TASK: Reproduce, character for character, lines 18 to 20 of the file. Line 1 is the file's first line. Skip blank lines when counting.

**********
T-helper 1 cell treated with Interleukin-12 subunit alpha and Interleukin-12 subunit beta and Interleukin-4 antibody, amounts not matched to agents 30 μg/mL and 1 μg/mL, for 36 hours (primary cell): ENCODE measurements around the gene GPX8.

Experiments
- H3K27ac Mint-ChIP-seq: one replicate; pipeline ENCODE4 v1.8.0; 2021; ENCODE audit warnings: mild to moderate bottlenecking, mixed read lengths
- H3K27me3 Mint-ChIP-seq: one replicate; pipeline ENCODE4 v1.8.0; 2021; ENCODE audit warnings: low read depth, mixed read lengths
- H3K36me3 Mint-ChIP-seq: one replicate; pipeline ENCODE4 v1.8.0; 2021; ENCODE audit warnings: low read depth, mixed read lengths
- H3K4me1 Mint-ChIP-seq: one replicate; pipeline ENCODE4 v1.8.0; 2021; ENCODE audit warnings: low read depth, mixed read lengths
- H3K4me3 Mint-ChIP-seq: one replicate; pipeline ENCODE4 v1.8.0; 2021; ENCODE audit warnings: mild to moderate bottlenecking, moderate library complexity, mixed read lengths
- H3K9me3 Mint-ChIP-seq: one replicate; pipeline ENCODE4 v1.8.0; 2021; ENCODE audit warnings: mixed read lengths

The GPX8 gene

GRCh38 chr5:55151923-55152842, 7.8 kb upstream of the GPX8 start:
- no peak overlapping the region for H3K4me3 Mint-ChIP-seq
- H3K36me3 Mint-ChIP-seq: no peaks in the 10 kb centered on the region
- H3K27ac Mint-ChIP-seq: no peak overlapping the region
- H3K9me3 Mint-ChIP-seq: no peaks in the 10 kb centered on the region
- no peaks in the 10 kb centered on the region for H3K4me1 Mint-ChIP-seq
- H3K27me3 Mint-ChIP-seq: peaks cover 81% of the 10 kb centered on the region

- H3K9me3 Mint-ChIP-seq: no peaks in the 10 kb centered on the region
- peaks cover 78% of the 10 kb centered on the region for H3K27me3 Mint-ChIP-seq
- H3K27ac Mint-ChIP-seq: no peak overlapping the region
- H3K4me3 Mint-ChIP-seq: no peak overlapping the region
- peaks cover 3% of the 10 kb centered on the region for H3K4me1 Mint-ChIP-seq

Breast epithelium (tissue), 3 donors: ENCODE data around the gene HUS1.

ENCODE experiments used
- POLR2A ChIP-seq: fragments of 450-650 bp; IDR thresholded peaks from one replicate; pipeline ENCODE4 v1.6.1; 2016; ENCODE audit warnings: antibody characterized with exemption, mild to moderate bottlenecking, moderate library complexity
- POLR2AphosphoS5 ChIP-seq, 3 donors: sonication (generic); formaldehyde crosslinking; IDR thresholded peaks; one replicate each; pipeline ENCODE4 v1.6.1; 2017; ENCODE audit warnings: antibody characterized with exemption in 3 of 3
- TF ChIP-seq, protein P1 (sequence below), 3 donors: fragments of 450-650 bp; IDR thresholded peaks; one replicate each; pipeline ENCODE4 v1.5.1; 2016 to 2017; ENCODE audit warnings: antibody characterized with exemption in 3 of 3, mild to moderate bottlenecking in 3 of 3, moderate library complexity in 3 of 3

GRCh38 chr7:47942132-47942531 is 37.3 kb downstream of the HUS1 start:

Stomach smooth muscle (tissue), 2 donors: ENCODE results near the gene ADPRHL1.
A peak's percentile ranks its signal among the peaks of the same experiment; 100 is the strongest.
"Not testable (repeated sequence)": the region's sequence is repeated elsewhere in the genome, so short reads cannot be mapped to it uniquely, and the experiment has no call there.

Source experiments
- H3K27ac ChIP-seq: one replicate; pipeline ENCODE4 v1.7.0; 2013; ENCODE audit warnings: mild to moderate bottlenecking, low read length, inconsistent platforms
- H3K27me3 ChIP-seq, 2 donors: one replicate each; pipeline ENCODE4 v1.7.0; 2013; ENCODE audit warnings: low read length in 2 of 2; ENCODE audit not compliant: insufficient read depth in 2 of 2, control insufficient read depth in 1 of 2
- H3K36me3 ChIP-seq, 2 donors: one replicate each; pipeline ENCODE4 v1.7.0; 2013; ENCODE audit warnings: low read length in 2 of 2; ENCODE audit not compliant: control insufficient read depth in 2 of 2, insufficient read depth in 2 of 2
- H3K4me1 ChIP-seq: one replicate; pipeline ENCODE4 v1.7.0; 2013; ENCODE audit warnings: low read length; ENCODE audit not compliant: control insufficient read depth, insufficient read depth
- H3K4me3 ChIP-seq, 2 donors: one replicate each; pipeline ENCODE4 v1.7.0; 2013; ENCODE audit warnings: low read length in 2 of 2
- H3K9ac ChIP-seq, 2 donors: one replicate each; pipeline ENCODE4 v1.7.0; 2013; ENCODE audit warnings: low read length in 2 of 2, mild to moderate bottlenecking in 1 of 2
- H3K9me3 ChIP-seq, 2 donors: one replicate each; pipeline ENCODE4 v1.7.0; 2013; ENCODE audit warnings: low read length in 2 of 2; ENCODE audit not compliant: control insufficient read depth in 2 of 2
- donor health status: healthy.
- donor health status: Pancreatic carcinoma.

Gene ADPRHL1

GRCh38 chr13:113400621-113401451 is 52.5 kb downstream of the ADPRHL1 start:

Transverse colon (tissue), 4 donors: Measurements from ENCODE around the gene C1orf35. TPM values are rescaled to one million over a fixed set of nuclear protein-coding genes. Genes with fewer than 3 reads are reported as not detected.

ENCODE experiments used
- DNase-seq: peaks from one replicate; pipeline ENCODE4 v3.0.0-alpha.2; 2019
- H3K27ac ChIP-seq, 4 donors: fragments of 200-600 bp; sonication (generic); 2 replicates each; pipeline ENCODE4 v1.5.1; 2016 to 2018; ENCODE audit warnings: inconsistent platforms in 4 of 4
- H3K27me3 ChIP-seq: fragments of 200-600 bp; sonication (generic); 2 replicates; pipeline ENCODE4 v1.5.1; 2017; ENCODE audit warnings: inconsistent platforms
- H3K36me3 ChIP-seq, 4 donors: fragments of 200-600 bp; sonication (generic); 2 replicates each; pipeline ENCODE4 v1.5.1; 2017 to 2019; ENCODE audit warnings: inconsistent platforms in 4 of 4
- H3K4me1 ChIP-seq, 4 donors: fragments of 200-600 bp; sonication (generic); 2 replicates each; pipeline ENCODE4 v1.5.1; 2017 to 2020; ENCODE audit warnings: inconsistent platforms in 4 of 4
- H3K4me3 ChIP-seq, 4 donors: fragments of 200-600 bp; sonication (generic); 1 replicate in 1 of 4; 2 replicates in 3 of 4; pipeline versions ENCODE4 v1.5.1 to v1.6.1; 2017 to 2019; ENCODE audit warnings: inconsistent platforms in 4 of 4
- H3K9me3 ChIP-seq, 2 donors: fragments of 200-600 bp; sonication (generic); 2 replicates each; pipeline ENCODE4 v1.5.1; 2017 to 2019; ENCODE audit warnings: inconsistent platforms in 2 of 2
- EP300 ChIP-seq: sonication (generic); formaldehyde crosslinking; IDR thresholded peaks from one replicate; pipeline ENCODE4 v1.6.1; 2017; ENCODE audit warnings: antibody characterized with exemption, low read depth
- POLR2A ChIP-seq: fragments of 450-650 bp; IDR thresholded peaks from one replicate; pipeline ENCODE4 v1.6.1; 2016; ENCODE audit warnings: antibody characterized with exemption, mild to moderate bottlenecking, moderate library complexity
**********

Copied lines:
- peaks cover 78% of the 10 kb centered on the region for H3K27me3 Mint-ChIP-seq
- H3K27ac Mint-ChIP-seq: no peak overlapping the region
- H3K4me3 Mint-ChIP-seq: no peak overlapping the region